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With summer travel forecast to be high even by pre-pandemic standards, passengers are having to deal with thousands of flight cancellations. Major carriers have the planes but don't always have the pilots to fly them. Miles O'Brien joins John Yang to discuss what's causing the shortages.
With summer travel forecast to be high even by pre-pandemic standards passengers are having to deal with 1000s of flight cancellations. Major carriers have the planes but don't always have the pilots to fly them. When demand for air travel plunged at the start of the pandemic airlines furloughed pilots and other workers and offered some early retirement. Now, they're struggling to meet the soaring demand. Aviation Correspondent Miles O'Brien joins me now to discuss this. Miles, this — there was talk about a pilot shortage even before the pandemic, how quickly and easily can this be solved?
Miles O’Brien, Aviation Correspondent:
Well, if you waved a magic wand, John, and said pilots didn't absolutely positively have to retire at the age of 65, which some people would agree is not the best line in the sand for a lot of individuals, you know, they do get checked out by a doctor thoroughly twice a year, you could do it on a more case by case basis, that would immediately leave a lot of very experienced, some of the best pilots you'd like on the flight deck, on the job.
The other end of it is the 1500 hour air transport pilot requirements. This came in the wake of the Colgan Air Buffalo crash in 2009. Congress decided to raise the bar for beginner pilots, they have to have this Ph.D. of flying and 1500 hours. Well, it costs well into the six figures to get all those hours and all those ratings. And what do you get for that, you get a job at a regional carrier that pays you about 20 bucks an hour. For some reason, people aren't lining up for that job. So if you changed both ends, if you raise the pay, if you maybe came up with a little more margin or have some wiggle room on that 1500 hour requirement and you raise that retirement age, you might be able to solve it pretty quickly.
And both those things need legislation to solve, right? Or to change those requirements?
It's either legislation or FAA rulemaking which takes us right back to where we are. This is when things slow down as you well know. There's pressing demand, right? People want to fly increasing numbers of people want to fly. The pandemic hastened all these retirements. And so the airlines are in a bit of a fix. But, you know, the honest to goodness truth is, if they pay their people more, we probably wouldn't have had this thing brewing for so long.
Are there safety concerns about those two things, lowering requirements, allowing older pilots to keep flying?
Well, as a 63-year-old guy, I'm never going to say a 65-year-old guy is unsafe to fly. But I will tell you, yes, of course, there are some cases where people should be, you know, for medical reasons, told not to fly anymore. But you can do this on a case by case. They are seen by doctors already. An evaluation can be made an ongoing basis, maybe there could be some wiggle room there, as far as the hours, you know, there are hours and then there are hours, are they strict academic hours. If you go to one of the aviation schools, you don't have to do the full 1500 hours. What does that tell you? Well, that tells you the kind of hours you're getting are better quality hours. So maybe there are ways to make those hours more valuable and increase the training value, the oomph to them.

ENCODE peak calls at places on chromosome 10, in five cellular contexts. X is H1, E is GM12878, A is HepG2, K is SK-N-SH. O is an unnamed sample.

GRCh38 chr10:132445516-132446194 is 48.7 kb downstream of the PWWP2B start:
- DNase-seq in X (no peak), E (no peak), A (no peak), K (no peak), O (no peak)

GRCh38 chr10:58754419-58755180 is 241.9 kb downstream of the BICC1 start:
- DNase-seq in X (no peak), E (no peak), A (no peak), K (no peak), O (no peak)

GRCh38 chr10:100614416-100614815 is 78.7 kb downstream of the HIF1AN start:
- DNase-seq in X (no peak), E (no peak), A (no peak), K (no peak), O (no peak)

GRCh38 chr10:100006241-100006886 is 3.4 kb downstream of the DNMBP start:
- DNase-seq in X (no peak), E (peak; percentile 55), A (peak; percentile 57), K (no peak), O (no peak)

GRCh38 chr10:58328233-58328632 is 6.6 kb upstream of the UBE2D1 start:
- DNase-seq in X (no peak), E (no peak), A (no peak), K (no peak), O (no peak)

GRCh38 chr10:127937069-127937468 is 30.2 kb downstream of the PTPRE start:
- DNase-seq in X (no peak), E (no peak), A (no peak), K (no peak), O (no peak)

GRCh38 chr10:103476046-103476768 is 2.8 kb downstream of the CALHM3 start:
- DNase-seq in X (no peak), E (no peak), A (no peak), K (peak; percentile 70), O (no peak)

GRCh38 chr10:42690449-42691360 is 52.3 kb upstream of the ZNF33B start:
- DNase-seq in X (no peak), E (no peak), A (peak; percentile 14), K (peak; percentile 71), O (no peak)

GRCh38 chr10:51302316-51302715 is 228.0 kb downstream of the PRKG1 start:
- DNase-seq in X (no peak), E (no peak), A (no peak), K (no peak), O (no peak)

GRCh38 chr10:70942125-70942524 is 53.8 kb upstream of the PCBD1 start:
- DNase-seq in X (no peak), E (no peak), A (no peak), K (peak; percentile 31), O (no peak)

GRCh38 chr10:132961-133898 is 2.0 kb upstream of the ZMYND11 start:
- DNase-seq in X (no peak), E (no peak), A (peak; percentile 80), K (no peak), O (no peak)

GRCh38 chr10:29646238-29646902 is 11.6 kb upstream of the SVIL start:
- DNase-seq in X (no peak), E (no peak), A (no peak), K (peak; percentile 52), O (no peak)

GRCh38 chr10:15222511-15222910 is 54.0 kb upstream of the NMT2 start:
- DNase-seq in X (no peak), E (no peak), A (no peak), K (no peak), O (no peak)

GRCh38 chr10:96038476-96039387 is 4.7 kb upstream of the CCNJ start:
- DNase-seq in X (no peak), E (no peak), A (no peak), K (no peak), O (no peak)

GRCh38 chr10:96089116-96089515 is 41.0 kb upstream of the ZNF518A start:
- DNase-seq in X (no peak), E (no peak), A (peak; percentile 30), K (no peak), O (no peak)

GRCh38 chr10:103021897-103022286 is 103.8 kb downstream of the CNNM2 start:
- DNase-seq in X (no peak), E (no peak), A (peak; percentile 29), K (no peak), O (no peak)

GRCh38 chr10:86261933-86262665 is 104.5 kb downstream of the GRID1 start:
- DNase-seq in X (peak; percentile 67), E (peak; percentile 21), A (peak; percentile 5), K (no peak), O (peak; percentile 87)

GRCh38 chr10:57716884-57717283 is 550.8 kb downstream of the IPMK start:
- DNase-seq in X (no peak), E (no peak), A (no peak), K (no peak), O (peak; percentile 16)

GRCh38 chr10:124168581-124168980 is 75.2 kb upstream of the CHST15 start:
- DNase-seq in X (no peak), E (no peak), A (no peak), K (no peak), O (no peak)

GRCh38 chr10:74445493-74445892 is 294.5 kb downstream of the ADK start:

The other thing that was never addressed in the wake of that Buffalo crash is these really regional airliners. The small airplanes. They look like they're the big players. They're painted that way, but they're run by small companies, which do the absolute bare minimum for safety requirements and training. The legacy carriers, the big guys go above and beyond. Maybe that bar should be set where the legacy carriers put it, for the regionals as well and that safety issue won't be as big an issue.
Now, the big pilots union in the States, the Airline Pilots Association says there is no pilot shortage. There are plenty of qualified pilots for the vacancies of the airlines. What's the difference of how they look at this?
Well, I mean, I think there's plenty of qualified pilots if you raise that age, if you look at lowering the number of hours, for example, to allow people to come in, qualified is, you know, what is qualified mean, right? Where do you set those lines? How many hours do you need to get in? And how many years are too much at the end? These are very debatable lines we draw in the sand. With regulations, you have to pick numbers, but in many cases very qualified people aren't in and very qualified people are told to go home and stay home. That's probably not good.
You mentioned the regional carriers, is this having a disproportionate impact on small regional airports on service to those airports?
Absolutely. This is where the — this is where you get your first job at the airlines after you've spent that 100,000 plus to get your 1500 hours and your ATP, you sign up for a regional player to fly the smaller jets on the so called commuter routes. And that's where the real trouble is. That's — this is where the initial hiring into the system begins. And so they will always be the leading edge indicator.
Miles O'Brien, Aviation Correspondent, thank you very much.
You're welcome, John.
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